Iain Dale 7pm - 10pm
David Milliband calls for UK to respond to "very aggressive" US unrest
2 June 2020, 15:58
Former Foreign Secretary David Miliband called for Western countries to respond to US unrest after Donald Trump used "very aggressive" tactics to disperse peaceful protestors in order to "stage a political photo opportunity."
Yesterday, US police used tear gas to clear Black Lives Matter protesters from outside the White House so that the President could leave to go to a local church, where he stood holding a bible while his picture was taken.
The Right Rev Mariann Budde, the Episcopal bishop of Washington, branded the President's visit as an opportunity to use the church as a "backdrop" and a Bible "as a prop."
Former Foreign Secretary David Miliband observed that the prior scene, which saw the peaceful protest being dispersed by "very aggressive military-style tactics" left him with his heart in his mouth because "these were peaceful protests and I know there are people from our offices around America going on peaceful protests about police violence."
"Three times as many black people are killed by the police per head of population as white people in America. Then to see that this was being done in order to stage or mount a political photo opportunity..."
Mr Miliband, who lives in New York, commented on the social climate: "What struck me is there's not much us in the US at the moment, there's a lot of us and them and there's not much us. That is dangerous for a country...because it strains the fabric that holds a country together.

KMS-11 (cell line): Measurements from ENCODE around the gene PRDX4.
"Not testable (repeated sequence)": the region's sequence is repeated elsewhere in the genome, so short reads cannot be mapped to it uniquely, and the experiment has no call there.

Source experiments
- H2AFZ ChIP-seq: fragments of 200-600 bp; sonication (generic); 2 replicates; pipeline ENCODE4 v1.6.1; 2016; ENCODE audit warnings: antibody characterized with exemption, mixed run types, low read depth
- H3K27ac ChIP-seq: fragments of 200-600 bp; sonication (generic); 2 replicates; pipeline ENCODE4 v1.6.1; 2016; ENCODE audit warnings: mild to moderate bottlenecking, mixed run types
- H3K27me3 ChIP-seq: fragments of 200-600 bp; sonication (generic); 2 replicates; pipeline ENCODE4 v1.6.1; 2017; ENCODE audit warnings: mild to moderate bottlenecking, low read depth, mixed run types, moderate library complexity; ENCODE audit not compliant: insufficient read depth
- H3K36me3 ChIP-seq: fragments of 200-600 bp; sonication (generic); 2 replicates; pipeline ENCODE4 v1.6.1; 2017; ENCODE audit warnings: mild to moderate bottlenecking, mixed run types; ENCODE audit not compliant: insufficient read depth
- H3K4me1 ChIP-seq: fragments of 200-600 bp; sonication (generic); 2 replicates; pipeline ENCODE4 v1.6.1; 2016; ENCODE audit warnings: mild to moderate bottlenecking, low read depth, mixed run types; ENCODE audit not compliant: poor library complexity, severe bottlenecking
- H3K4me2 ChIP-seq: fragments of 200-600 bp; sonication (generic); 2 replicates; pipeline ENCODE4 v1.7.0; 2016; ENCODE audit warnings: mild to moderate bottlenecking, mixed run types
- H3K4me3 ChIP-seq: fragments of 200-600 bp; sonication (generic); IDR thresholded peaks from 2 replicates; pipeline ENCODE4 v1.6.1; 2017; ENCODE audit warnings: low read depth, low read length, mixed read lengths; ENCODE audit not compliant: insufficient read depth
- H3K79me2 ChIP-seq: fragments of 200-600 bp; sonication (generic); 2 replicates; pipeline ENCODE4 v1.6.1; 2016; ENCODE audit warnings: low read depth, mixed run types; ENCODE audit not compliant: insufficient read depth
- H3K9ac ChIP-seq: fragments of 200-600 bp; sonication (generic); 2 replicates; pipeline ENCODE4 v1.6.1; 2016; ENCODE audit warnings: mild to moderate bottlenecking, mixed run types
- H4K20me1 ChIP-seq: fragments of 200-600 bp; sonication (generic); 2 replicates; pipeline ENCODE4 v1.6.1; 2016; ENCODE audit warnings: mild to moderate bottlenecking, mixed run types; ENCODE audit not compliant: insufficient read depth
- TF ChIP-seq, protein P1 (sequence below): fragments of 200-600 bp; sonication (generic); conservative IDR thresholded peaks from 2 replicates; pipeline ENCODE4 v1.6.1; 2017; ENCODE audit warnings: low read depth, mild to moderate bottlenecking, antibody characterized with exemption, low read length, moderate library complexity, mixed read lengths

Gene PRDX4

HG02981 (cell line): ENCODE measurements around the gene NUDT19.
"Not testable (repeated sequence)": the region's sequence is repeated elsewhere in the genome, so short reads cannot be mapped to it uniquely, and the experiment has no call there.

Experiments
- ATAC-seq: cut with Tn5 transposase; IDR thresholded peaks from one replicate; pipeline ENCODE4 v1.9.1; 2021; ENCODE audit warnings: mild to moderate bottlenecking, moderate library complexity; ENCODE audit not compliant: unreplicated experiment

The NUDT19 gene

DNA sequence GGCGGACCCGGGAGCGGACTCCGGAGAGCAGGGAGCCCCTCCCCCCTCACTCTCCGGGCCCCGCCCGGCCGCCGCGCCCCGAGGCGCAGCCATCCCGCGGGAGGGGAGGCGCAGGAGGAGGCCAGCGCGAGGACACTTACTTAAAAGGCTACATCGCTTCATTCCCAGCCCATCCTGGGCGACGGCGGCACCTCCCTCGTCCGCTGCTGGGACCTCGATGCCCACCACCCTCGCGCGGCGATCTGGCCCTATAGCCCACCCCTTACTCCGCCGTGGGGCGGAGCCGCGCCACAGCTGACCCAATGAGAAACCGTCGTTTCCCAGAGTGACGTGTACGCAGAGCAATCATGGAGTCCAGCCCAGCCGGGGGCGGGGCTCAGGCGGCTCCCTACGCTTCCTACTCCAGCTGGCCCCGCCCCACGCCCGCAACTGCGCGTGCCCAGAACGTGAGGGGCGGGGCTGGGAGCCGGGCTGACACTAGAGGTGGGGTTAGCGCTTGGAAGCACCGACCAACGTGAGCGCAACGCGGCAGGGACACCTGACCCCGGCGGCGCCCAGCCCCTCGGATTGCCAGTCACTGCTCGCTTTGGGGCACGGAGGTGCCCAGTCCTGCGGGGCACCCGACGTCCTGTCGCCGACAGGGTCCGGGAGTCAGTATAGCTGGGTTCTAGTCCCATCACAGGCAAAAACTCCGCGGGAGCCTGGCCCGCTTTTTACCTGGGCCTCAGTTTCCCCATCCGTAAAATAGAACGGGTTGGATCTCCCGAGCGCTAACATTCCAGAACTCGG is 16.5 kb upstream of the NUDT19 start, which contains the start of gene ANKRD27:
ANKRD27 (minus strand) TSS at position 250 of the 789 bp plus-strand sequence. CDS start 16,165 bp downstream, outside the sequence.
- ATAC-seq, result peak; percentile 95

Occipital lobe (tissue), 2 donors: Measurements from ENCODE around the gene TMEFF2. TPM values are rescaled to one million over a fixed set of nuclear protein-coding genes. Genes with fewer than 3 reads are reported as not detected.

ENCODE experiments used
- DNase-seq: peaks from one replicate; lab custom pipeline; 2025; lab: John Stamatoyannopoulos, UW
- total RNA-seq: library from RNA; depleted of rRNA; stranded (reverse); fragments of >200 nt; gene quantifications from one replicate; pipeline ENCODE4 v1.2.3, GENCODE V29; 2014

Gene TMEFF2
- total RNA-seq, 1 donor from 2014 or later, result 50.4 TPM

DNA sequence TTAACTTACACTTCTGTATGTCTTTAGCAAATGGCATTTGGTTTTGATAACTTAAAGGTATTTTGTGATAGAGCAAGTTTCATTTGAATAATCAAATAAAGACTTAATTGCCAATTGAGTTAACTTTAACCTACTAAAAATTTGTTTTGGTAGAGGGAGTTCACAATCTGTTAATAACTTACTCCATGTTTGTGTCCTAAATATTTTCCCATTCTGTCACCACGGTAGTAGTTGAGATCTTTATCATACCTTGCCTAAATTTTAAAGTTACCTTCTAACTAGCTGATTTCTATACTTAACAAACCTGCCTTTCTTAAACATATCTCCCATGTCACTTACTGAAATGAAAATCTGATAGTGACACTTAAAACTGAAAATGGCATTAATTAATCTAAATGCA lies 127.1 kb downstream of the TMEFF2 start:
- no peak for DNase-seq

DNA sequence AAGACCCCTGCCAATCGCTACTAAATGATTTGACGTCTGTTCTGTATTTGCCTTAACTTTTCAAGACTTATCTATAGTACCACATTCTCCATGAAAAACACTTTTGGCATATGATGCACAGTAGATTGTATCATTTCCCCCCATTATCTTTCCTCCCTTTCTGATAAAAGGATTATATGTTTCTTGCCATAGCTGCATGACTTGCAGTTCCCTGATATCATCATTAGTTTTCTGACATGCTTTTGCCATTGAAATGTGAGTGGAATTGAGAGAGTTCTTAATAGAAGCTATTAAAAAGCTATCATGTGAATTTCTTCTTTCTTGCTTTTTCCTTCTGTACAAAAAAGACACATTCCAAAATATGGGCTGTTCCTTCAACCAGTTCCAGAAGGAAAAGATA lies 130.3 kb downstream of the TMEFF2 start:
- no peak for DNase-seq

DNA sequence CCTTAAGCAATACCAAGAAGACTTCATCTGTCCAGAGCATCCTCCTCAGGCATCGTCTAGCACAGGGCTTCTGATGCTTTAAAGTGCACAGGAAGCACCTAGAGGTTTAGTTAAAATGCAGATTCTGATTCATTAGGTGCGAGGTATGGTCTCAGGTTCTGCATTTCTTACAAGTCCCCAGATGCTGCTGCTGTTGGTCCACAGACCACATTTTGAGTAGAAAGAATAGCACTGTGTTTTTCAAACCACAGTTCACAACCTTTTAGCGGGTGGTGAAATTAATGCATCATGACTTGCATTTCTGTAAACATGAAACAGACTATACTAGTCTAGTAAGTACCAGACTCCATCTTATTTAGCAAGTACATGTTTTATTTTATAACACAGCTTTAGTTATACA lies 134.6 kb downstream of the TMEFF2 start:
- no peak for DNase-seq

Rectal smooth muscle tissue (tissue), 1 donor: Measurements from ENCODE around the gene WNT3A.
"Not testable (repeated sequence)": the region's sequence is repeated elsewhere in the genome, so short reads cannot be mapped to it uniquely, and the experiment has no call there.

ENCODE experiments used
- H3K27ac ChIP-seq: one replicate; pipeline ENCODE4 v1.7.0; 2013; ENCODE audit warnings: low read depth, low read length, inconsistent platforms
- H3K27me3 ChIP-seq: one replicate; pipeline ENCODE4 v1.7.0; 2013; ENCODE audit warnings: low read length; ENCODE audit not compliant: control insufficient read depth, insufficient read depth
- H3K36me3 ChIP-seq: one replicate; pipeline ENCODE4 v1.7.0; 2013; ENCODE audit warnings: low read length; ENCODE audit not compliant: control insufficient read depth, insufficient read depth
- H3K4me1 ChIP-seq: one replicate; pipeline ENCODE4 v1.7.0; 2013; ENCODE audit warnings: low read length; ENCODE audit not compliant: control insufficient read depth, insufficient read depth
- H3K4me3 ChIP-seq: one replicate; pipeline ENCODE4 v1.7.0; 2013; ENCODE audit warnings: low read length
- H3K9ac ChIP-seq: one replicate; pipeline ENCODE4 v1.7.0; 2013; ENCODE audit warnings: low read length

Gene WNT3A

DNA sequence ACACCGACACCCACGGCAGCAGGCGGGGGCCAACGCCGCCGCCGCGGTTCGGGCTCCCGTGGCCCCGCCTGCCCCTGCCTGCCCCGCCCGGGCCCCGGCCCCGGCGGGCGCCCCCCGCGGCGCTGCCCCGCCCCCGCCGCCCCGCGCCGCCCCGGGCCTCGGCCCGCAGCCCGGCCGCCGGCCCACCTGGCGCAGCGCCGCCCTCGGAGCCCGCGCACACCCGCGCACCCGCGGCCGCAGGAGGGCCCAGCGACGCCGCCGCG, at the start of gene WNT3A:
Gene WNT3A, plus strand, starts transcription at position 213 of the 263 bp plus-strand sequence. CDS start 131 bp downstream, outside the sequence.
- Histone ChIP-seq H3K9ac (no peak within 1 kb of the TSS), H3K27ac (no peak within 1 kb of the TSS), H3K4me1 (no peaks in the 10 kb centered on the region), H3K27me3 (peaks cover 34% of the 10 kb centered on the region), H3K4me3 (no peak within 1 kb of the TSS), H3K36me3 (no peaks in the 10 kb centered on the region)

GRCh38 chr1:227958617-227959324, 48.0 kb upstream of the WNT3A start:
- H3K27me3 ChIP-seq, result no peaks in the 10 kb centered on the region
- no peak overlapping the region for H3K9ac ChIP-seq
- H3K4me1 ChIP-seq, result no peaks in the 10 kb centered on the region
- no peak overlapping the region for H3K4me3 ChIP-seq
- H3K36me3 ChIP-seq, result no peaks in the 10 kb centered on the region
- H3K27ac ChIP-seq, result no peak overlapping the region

"This country is different from the UK in all sorts of ways, one is that it's huge, it has three time zones, it's a continent really as much as it is a country. That sense of strain on the us and the exacerbation on the us and them is very striking, very dangerous."
Shelagh agreed, pointing to the attacks on the media: "Physical very violent attacks, pointless arrests of journalists who are making it known peacefully that they are journalists."
"Liberal democracy is built on the independence of judiciary, freedom of the press, the legitimacy of elections, the constraint on the use of violence," Mr Miliband said, "and what we're seeing in America is those things being strained in a very serious way."
Shelagh asked the former Foreign Secretary what he expected to see from the UK government as a response.
The Former Foreign Secretary said, "It is incumbent on us to recognise that the fate of America is important to us and that means the ideals of America are worth pointing to, that the gap between ideals and reality is something that can't be shielded and shouldn't be ignored, and that the fate of America...are important for all Western, demographic countries.
"This is an important time to emphasise America's role in the global system, its alliances that are based on values and not just on history, and the fact that the world wants America to live up to its ideals."